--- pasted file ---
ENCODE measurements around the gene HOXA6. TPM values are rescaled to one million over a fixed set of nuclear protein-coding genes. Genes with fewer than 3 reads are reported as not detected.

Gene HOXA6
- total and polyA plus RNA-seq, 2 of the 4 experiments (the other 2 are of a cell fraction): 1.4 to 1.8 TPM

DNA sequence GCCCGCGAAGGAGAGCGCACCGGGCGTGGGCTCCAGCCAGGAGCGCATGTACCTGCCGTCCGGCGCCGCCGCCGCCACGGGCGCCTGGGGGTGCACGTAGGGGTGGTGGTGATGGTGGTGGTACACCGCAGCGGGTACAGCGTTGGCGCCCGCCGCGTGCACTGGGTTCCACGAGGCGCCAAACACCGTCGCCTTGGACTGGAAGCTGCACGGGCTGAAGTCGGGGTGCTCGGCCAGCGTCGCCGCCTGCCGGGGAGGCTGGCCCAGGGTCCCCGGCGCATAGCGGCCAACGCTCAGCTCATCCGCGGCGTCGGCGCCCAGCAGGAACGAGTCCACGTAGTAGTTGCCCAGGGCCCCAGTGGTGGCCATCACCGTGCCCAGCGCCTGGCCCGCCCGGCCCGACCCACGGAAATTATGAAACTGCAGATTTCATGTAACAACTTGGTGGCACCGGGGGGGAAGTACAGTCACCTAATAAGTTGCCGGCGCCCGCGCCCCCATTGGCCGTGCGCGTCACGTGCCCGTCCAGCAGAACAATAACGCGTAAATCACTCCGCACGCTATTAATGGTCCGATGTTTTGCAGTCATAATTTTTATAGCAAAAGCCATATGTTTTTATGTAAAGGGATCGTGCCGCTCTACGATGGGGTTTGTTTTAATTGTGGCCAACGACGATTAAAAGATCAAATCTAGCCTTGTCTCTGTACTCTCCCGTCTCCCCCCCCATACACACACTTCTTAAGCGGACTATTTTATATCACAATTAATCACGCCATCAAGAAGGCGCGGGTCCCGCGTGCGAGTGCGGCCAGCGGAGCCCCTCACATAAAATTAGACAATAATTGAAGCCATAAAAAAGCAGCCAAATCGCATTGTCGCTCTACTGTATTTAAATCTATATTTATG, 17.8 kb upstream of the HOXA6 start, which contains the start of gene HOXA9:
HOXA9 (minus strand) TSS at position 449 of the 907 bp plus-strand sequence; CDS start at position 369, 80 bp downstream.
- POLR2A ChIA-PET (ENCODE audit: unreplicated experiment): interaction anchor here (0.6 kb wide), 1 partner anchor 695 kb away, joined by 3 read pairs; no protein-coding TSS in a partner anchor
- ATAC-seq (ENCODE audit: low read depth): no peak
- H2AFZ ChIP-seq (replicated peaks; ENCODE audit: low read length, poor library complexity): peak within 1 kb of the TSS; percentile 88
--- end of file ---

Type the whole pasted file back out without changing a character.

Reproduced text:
ENCODE measurements around the gene HOXA6. TPM values are rescaled to one million over a fixed set of nuclear protein-coding genes. Genes with fewer than 3 reads are reported as not detected.

Gene HOXA6
- total and polyA plus RNA-seq, 2 of the 4 experiments (the other 2 are of a cell fraction): 1.4 to 1.8 TPM

DNA sequence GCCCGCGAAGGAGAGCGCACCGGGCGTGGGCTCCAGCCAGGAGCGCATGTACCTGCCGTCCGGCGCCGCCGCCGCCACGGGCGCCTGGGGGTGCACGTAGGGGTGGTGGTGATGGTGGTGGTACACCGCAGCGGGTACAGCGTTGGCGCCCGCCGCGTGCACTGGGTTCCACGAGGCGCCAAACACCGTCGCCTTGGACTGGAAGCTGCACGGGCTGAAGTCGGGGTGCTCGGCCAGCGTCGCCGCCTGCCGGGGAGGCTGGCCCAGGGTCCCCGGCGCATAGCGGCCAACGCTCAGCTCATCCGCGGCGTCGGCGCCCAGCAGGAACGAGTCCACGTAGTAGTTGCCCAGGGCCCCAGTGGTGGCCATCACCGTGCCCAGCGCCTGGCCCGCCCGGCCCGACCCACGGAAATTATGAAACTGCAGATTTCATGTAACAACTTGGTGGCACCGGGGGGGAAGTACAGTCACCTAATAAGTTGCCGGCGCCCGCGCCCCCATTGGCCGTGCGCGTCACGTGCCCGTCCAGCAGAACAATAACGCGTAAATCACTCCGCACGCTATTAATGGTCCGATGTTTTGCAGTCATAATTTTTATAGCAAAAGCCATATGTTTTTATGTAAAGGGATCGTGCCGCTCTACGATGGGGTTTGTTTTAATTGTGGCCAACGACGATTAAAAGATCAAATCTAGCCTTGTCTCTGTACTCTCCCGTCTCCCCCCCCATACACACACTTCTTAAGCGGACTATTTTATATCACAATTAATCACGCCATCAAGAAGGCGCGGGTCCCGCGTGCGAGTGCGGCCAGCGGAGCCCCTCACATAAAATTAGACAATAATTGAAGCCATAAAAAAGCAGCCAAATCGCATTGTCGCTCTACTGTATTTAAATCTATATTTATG, 17.8 kb upstream of the HOXA6 start, which contains the start of gene HOXA9:
HOXA9 (minus strand) TSS at position 449 of the 907 bp plus-strand sequence; CDS start at position 369, 80 bp downstream.
- POLR2A ChIA-PET (ENCODE audit: unreplicated experiment): interaction anchor here (0.6 kb wide), 1 partner anchor 695 kb away, joined by 3 read pairs; no protein-coding TSS in a partner anchor
- ATAC-seq (ENCODE audit: low read depth): no peak
- H2AFZ ChIP-seq (replicated peaks; ENCODE audit: low read length, poor library complexity): peak within 1 kb of the TSS; percentile 88